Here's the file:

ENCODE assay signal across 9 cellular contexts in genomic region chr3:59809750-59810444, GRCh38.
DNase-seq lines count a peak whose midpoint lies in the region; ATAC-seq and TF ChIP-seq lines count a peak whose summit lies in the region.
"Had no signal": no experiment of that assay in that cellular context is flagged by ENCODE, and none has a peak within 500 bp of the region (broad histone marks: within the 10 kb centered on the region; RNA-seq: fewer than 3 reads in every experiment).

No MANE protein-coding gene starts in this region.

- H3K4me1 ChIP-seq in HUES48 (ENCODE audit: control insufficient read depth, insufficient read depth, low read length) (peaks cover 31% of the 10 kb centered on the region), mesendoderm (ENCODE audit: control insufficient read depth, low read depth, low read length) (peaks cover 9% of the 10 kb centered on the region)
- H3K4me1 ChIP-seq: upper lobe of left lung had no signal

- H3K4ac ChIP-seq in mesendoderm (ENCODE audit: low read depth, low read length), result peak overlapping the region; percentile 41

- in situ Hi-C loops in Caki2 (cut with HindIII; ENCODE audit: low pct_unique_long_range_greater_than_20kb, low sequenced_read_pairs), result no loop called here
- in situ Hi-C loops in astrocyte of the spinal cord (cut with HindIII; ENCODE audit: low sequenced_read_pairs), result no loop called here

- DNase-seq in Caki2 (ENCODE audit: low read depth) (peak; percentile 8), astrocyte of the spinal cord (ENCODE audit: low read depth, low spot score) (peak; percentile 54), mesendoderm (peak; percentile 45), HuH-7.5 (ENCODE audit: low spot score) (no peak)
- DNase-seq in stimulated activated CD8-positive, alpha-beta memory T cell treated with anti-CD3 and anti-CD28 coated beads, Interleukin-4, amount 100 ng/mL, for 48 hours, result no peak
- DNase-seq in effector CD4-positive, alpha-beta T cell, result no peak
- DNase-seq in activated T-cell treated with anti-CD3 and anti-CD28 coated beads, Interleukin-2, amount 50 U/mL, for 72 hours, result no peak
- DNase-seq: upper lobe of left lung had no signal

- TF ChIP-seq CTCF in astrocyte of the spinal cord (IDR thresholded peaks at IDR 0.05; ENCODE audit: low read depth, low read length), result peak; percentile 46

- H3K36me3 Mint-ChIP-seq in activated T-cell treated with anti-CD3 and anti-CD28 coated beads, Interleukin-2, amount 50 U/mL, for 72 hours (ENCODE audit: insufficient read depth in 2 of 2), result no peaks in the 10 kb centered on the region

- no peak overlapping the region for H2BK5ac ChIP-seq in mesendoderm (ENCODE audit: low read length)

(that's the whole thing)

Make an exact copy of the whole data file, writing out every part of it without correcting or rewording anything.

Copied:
ENCODE assay signal across 9 cellular contexts in genomic region chr3:59809750-59810444, GRCh38.
DNase-seq lines count a peak whose midpoint lies in the region; ATAC-seq and TF ChIP-seq lines count a peak whose summit lies in the region.
"Had no signal": no experiment of that assay in that cellular context is flagged by ENCODE, and none has a peak within 500 bp of the region (broad histone marks: within the 10 kb centered on the region; RNA-seq: fewer than 3 reads in every experiment).

No MANE protein-coding gene starts in this region.

- H3K4me1 ChIP-seq in HUES48 (ENCODE audit: control insufficient read depth, insufficient read depth, low read length) (peaks cover 31% of the 10 kb centered on the region), mesendoderm (ENCODE audit: control insufficient read depth, low read depth, low read length) (peaks cover 9% of the 10 kb centered on the region)
- H3K4me1 ChIP-seq: upper lobe of left lung had no signal

- H3K4ac ChIP-seq in mesendoderm (ENCODE audit: low read depth, low read length), result peak overlapping the region; percentile 41

- in situ Hi-C loops in Caki2 (cut with HindIII; ENCODE audit: low pct_unique_long_range_greater_than_20kb, low sequenced_read_pairs), result no loop called here
- in situ Hi-C loops in astrocyte of the spinal cord (cut with HindIII; ENCODE audit: low sequenced_read_pairs), result no loop called here

- DNase-seq in Caki2 (ENCODE audit: low read depth) (peak; percentile 8), astrocyte of the spinal cord (ENCODE audit: low read depth, low spot score) (peak; percentile 54), mesendoderm (peak; percentile 45), HuH-7.5 (ENCODE audit: low spot score) (no peak)
- DNase-seq in stimulated activated CD8-positive, alpha-beta memory T cell treated with anti-CD3 and anti-CD28 coated beads, Interleukin-4, amount 100 ng/mL, for 48 hours, result no peak
- DNase-seq in effector CD4-positive, alpha-beta T cell, result no peak
- DNase-seq in activated T-cell treated with anti-CD3 and anti-CD28 coated beads, Interleukin-2, amount 50 U/mL, for 72 hours, result no peak
- DNase-seq: upper lobe of left lung had no signal

- TF ChIP-seq CTCF in astrocyte of the spinal cord (IDR thresholded peaks at IDR 0.05; ENCODE audit: low read depth, low read length), result peak; percentile 46

- H3K36me3 Mint-ChIP-seq in activated T-cell treated with anti-CD3 and anti-CD28 coated beads, Interleukin-2, amount 50 U/mL, for 72 hours (ENCODE audit: insufficient read depth in 2 of 2), result no peaks in the 10 kb centered on the region

- no peak overlapping the region for H2BK5ac ChIP-seq in mesendoderm (ENCODE audit: low read length)